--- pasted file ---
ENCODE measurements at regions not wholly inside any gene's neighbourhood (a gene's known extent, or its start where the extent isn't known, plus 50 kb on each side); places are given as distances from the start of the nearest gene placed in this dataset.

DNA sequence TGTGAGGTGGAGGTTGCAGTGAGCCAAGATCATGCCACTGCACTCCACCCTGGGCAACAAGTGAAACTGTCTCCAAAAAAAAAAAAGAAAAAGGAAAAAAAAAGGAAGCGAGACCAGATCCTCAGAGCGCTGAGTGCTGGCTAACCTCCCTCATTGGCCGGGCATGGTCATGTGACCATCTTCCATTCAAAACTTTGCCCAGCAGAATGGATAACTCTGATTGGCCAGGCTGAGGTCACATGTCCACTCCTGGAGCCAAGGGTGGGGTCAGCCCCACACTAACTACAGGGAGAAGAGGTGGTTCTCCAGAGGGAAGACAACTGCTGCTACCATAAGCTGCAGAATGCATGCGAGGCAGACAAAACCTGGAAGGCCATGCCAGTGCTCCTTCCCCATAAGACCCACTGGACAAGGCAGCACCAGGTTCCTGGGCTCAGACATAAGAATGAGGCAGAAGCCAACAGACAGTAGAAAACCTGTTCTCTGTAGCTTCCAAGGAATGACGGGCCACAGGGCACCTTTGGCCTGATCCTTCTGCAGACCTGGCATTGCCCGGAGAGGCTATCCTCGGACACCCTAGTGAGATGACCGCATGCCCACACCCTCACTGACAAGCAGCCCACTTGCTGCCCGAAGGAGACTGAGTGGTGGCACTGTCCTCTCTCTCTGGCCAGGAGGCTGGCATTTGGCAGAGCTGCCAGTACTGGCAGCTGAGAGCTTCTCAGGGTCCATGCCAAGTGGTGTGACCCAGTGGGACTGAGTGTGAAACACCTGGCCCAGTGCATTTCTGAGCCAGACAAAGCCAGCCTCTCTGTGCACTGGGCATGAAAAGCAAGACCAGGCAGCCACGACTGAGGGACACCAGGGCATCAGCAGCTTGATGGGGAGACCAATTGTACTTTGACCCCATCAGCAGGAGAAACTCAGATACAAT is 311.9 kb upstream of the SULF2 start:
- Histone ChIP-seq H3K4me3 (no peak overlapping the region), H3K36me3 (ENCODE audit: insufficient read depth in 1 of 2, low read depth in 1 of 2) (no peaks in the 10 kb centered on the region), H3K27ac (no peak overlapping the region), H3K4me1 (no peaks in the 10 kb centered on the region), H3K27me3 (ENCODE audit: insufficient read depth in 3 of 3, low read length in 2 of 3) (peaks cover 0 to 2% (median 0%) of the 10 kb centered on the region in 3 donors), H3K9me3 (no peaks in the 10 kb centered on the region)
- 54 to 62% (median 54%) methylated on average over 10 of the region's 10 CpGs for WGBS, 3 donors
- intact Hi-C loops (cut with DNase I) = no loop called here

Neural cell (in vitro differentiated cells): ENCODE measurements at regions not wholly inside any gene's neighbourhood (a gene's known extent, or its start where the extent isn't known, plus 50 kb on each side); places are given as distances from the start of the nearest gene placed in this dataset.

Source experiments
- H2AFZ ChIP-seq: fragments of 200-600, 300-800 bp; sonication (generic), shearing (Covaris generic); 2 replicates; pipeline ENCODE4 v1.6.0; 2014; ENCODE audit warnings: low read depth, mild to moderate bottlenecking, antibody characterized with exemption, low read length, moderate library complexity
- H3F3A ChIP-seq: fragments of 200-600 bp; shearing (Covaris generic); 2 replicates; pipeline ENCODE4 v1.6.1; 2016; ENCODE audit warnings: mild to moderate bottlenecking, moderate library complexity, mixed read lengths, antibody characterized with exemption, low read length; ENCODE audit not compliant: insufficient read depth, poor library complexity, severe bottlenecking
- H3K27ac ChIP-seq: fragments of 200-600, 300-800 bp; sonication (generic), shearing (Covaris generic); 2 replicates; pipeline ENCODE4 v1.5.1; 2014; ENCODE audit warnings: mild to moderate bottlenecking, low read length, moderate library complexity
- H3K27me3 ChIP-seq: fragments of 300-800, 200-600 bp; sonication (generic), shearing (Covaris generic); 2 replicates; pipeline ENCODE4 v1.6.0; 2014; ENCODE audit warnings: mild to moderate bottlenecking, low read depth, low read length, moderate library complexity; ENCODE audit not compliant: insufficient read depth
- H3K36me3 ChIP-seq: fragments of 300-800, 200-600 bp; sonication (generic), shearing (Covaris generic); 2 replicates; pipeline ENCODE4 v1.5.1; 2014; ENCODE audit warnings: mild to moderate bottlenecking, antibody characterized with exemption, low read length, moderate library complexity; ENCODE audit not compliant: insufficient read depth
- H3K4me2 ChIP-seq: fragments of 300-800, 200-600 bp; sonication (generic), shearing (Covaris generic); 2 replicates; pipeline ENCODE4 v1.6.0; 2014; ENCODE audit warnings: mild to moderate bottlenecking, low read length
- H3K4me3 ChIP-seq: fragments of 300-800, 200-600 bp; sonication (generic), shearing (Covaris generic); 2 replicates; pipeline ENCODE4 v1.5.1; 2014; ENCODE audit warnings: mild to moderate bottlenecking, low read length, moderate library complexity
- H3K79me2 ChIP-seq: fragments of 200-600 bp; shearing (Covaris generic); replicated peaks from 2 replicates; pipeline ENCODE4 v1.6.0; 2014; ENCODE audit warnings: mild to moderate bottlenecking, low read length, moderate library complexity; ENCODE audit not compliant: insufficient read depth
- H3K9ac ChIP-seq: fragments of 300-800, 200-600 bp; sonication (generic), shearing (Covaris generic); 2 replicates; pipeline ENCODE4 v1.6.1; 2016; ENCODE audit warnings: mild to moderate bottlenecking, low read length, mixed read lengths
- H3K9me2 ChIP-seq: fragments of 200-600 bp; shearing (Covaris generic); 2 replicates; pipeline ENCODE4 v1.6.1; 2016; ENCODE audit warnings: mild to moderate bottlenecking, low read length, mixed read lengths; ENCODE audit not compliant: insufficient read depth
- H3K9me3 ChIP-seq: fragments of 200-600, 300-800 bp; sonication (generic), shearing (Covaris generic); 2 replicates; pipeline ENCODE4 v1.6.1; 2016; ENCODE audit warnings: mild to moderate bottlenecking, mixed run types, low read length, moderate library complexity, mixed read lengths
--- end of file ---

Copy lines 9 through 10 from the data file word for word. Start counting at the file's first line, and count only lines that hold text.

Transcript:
- H3F3A ChIP-seq: fragments of 200-600 bp; shearing (Covaris generic); 2 replicates; pipeline ENCODE4 v1.6.1; 2016; ENCODE audit warnings: mild to moderate bottlenecking, moderate library complexity, mixed read lengths, antibody characterized with exemption, low read length; ENCODE audit not compliant: insufficient read depth, poor library complexity, severe bottlenecking
- H3K27ac ChIP-seq: fragments of 200-600, 300-800 bp; sonication (generic), shearing (Covaris generic); 2 replicates; pipeline ENCODE4 v1.5.1; 2014; ENCODE audit warnings: mild to moderate bottlenecking, low read length, moderate library complexity